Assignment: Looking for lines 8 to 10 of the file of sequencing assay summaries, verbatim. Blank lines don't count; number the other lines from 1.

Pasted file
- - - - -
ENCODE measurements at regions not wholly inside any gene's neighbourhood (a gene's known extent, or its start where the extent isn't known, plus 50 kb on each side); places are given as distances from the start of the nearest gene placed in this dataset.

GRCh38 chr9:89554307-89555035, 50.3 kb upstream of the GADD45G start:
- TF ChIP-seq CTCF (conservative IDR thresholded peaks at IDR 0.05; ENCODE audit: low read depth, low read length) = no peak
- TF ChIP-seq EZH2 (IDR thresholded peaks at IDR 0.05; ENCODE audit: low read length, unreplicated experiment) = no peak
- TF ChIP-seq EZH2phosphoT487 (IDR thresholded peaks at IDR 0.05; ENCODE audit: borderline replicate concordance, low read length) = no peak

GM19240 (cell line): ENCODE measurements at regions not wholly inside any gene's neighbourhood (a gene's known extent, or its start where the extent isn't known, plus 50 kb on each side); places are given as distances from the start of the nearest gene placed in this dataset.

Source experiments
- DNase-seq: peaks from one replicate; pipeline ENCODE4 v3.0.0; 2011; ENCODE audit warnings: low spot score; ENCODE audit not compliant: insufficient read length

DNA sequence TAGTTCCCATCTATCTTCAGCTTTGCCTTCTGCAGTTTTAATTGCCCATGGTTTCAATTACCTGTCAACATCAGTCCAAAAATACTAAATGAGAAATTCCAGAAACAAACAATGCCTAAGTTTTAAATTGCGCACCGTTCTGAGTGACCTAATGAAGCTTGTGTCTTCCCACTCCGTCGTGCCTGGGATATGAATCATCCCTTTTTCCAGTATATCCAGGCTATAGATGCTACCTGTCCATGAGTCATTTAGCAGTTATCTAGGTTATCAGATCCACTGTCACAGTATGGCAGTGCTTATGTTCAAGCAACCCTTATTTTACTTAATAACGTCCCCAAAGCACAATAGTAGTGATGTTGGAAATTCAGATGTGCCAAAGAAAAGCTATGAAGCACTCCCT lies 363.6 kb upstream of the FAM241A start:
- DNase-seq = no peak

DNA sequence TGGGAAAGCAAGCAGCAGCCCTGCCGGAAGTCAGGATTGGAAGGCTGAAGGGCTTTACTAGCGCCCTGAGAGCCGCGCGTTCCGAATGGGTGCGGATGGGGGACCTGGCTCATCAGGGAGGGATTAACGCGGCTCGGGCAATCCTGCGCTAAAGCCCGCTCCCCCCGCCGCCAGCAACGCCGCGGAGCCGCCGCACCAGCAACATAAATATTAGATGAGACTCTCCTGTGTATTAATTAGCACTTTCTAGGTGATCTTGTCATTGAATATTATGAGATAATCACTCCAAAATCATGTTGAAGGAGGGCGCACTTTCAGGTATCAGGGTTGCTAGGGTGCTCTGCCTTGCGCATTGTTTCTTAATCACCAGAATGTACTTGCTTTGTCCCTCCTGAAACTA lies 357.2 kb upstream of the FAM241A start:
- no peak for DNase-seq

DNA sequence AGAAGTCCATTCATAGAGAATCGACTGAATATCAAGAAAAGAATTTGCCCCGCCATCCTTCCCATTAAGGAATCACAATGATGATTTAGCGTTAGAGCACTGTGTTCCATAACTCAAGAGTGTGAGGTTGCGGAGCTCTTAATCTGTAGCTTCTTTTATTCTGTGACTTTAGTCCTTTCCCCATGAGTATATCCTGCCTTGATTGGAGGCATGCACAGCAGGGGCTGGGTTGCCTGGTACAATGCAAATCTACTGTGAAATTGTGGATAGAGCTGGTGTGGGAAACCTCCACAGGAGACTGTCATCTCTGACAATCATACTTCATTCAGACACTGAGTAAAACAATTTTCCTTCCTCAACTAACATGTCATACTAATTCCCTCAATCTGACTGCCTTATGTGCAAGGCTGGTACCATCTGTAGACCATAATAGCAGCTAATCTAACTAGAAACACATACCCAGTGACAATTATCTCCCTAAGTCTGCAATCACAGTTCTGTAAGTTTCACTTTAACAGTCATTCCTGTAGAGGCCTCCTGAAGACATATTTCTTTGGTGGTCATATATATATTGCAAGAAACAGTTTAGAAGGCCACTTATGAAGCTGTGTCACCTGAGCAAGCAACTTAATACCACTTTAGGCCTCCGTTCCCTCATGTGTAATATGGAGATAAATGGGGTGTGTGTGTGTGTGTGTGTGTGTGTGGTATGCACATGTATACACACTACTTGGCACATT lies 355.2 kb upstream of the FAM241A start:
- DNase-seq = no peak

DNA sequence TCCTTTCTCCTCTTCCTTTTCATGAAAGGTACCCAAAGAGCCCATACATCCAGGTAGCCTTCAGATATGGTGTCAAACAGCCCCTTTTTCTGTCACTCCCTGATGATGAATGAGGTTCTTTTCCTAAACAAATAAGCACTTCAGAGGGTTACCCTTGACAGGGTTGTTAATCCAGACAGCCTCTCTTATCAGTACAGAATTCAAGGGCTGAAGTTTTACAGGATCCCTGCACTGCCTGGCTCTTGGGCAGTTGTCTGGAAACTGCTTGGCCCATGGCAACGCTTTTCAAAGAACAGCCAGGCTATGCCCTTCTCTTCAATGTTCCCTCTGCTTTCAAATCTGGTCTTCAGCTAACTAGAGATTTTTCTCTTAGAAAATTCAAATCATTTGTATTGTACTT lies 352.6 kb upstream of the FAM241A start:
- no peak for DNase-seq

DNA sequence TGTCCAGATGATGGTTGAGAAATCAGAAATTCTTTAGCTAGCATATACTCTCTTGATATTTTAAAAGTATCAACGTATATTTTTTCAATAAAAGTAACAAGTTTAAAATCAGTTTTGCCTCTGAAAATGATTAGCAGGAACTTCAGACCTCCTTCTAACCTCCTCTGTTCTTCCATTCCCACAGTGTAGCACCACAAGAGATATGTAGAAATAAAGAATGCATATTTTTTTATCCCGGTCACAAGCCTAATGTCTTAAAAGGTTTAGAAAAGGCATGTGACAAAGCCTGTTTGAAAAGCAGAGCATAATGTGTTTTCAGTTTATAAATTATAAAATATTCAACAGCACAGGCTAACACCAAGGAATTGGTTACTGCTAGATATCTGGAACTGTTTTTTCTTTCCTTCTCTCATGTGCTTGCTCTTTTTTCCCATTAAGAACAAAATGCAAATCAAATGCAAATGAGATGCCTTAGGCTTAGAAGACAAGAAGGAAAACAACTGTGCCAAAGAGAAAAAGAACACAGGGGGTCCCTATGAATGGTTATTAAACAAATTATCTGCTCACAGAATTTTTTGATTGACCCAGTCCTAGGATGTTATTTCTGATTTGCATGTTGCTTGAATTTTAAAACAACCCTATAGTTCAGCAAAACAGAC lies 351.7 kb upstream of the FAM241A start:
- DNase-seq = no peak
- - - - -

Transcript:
- DNase-seq: peaks from one replicate; pipeline ENCODE4 v3.0.0; 2011; ENCODE audit warnings: low spot score; ENCODE audit not compliant: insufficient read length

DNA sequence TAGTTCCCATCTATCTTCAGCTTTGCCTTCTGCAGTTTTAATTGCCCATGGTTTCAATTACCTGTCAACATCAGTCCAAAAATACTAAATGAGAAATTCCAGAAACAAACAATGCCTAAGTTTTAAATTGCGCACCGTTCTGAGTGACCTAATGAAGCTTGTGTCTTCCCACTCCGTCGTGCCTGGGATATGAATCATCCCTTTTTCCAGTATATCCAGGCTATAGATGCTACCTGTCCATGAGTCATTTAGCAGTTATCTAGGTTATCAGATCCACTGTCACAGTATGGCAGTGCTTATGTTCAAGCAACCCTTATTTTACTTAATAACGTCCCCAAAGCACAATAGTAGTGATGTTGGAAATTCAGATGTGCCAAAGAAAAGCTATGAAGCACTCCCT lies 363.6 kb upstream of the FAM241A start:
- DNase-seq = no peak